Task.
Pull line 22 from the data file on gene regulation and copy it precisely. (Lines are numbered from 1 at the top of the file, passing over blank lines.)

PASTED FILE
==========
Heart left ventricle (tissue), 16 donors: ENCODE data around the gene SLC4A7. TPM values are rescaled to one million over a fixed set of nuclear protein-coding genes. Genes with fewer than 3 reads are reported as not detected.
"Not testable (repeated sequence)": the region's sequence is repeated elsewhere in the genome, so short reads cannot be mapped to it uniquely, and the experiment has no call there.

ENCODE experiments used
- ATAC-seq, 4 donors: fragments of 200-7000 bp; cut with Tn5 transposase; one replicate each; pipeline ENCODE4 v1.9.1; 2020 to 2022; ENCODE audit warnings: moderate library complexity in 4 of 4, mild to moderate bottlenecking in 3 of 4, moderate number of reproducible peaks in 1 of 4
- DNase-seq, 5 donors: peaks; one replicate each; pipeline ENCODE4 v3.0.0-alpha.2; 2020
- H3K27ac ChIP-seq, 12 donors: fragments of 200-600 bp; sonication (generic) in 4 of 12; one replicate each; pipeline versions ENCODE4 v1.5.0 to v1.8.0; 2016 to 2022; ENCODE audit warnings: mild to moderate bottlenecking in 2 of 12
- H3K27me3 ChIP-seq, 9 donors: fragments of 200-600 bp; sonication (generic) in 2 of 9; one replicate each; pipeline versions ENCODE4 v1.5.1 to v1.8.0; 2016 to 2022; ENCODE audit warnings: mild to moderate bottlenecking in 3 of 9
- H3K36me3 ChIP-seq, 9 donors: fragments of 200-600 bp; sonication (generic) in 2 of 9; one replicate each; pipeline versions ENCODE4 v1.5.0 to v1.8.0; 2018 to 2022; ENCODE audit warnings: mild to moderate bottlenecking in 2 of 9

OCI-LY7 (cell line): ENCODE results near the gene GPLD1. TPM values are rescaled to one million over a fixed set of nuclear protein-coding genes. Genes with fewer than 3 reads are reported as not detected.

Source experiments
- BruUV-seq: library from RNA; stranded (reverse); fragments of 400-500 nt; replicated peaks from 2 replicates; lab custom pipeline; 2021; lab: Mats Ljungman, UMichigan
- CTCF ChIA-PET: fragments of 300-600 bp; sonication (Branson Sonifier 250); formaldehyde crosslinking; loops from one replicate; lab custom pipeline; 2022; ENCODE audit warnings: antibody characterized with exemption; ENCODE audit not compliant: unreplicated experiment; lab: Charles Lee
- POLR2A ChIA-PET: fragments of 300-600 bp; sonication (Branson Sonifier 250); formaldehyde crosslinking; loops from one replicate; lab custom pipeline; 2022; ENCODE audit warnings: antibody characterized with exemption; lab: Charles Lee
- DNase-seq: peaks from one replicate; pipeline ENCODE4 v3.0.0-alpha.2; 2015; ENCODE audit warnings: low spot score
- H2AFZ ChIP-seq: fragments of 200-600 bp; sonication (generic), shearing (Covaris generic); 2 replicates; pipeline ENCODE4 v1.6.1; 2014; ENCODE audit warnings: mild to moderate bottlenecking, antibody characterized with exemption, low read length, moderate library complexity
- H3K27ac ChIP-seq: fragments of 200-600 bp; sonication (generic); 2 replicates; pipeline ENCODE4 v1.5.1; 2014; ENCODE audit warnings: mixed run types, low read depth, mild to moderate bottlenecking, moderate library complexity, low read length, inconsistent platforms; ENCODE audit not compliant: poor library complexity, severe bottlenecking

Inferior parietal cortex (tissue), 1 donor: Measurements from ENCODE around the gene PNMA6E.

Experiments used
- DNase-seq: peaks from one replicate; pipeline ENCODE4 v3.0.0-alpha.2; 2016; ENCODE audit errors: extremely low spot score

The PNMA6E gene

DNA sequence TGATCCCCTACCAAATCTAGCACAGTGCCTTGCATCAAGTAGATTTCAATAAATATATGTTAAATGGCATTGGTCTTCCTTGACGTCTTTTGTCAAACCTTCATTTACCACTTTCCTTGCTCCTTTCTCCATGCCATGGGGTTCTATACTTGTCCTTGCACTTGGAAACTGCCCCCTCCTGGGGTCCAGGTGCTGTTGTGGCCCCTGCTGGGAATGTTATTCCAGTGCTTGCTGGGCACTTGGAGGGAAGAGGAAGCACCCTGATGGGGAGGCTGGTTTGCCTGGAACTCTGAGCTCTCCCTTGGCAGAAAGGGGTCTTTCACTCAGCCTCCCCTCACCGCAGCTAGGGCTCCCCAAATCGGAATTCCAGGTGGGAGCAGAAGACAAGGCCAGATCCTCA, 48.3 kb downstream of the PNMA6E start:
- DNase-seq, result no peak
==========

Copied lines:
- DNase-seq, result no peak